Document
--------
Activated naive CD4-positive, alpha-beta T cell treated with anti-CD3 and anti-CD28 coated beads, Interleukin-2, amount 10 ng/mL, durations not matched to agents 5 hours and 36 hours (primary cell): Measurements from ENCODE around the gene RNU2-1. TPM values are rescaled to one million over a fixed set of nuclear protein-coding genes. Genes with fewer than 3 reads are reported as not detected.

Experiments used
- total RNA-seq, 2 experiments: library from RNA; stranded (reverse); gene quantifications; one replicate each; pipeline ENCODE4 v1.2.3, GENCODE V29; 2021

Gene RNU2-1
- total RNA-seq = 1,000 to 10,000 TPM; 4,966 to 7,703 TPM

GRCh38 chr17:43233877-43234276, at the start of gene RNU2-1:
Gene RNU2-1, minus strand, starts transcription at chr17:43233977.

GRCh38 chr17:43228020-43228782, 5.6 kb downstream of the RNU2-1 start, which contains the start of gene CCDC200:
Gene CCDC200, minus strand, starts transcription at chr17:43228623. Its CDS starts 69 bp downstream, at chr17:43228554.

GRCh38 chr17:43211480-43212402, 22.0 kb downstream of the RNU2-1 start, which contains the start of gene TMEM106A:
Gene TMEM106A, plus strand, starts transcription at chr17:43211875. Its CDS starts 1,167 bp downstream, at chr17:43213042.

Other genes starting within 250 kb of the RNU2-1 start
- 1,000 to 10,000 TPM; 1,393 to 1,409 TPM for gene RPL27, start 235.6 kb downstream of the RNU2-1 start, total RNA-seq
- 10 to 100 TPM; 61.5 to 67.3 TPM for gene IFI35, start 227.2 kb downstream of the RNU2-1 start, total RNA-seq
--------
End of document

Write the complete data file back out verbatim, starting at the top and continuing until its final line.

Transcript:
Activated naive CD4-positive, alpha-beta T cell treated with anti-CD3 and anti-CD28 coated beads, Interleukin-2, amount 10 ng/mL, durations not matched to agents 5 hours and 36 hours (primary cell): Measurements from ENCODE around the gene RNU2-1. TPM values are rescaled to one million over a fixed set of nuclear protein-coding genes. Genes with fewer than 3 reads are reported as not detected.

Experiments used
- total RNA-seq, 2 experiments: library from RNA; stranded (reverse); gene quantifications; one replicate each; pipeline ENCODE4 v1.2.3, GENCODE V29; 2021

Gene RNU2-1
- total RNA-seq = 1,000 to 10,000 TPM; 4,966 to 7,703 TPM

GRCh38 chr17:43233877-43234276, at the start of gene RNU2-1:
Gene RNU2-1, minus strand, starts transcription at chr17:43233977.

GRCh38 chr17:43228020-43228782, 5.6 kb downstream of the RNU2-1 start, which contains the start of gene CCDC200:
Gene CCDC200, minus strand, starts transcription at chr17:43228623. Its CDS starts 69 bp downstream, at chr17:43228554.

GRCh38 chr17:43211480-43212402, 22.0 kb downstream of the RNU2-1 start, which contains the start of gene TMEM106A:
Gene TMEM106A, plus strand, starts transcription at chr17:43211875. Its CDS starts 1,167 bp downstream, at chr17:43213042.

Other genes starting within 250 kb of the RNU2-1 start
- 1,000 to 10,000 TPM; 1,393 to 1,409 TPM for gene RPL27, start 235.6 kb downstream of the RNU2-1 start, total RNA-seq
- 10 to 100 TPM; 61.5 to 67.3 TPM for gene IFI35, start 227.2 kb downstream of the RNU2-1 start, total RNA-seq